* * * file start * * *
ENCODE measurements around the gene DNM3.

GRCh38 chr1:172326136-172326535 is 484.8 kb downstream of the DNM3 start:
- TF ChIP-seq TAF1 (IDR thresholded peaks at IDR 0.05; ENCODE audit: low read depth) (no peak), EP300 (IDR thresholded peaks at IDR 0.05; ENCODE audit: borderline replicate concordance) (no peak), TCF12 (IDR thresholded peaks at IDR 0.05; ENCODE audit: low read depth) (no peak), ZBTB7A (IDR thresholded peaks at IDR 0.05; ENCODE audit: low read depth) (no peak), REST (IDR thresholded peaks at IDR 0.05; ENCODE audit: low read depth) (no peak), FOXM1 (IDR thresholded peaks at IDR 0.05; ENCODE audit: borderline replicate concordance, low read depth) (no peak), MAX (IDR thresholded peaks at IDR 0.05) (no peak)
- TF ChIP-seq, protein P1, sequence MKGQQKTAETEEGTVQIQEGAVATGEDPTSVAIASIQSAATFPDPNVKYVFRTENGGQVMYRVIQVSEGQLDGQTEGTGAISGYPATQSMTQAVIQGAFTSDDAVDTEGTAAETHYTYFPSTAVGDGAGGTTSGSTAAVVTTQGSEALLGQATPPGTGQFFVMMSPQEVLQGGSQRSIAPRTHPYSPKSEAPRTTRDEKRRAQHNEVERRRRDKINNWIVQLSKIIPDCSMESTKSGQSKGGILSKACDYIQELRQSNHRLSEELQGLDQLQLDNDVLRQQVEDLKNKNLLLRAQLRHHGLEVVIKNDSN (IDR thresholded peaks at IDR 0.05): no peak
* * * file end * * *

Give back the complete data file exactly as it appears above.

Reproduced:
ENCODE measurements around the gene DNM3.

GRCh38 chr1:172326136-172326535 is 484.8 kb downstream of the DNM3 start:
- TF ChIP-seq TAF1 (IDR thresholded peaks at IDR 0.05; ENCODE audit: low read depth) (no peak), EP300 (IDR thresholded peaks at IDR 0.05; ENCODE audit: borderline replicate concordance) (no peak), TCF12 (IDR thresholded peaks at IDR 0.05; ENCODE audit: low read depth) (no peak), ZBTB7A (IDR thresholded peaks at IDR 0.05; ENCODE audit: low read depth) (no peak), REST (IDR thresholded peaks at IDR 0.05; ENCODE audit: low read depth) (no peak), FOXM1 (IDR thresholded peaks at IDR 0.05; ENCODE audit: borderline replicate concordance, low read depth) (no peak), MAX (IDR thresholded peaks at IDR 0.05) (no peak)
- TF ChIP-seq, protein P1, sequence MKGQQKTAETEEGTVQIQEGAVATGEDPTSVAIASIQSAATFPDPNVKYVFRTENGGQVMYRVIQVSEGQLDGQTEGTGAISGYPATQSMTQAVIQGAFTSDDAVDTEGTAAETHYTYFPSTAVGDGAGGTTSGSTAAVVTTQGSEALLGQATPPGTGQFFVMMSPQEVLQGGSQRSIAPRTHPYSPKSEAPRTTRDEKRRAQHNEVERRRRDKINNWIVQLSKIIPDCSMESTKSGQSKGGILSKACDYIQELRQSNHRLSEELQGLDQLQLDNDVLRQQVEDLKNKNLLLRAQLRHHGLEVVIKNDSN (IDR thresholded peaks at IDR 0.05): no peak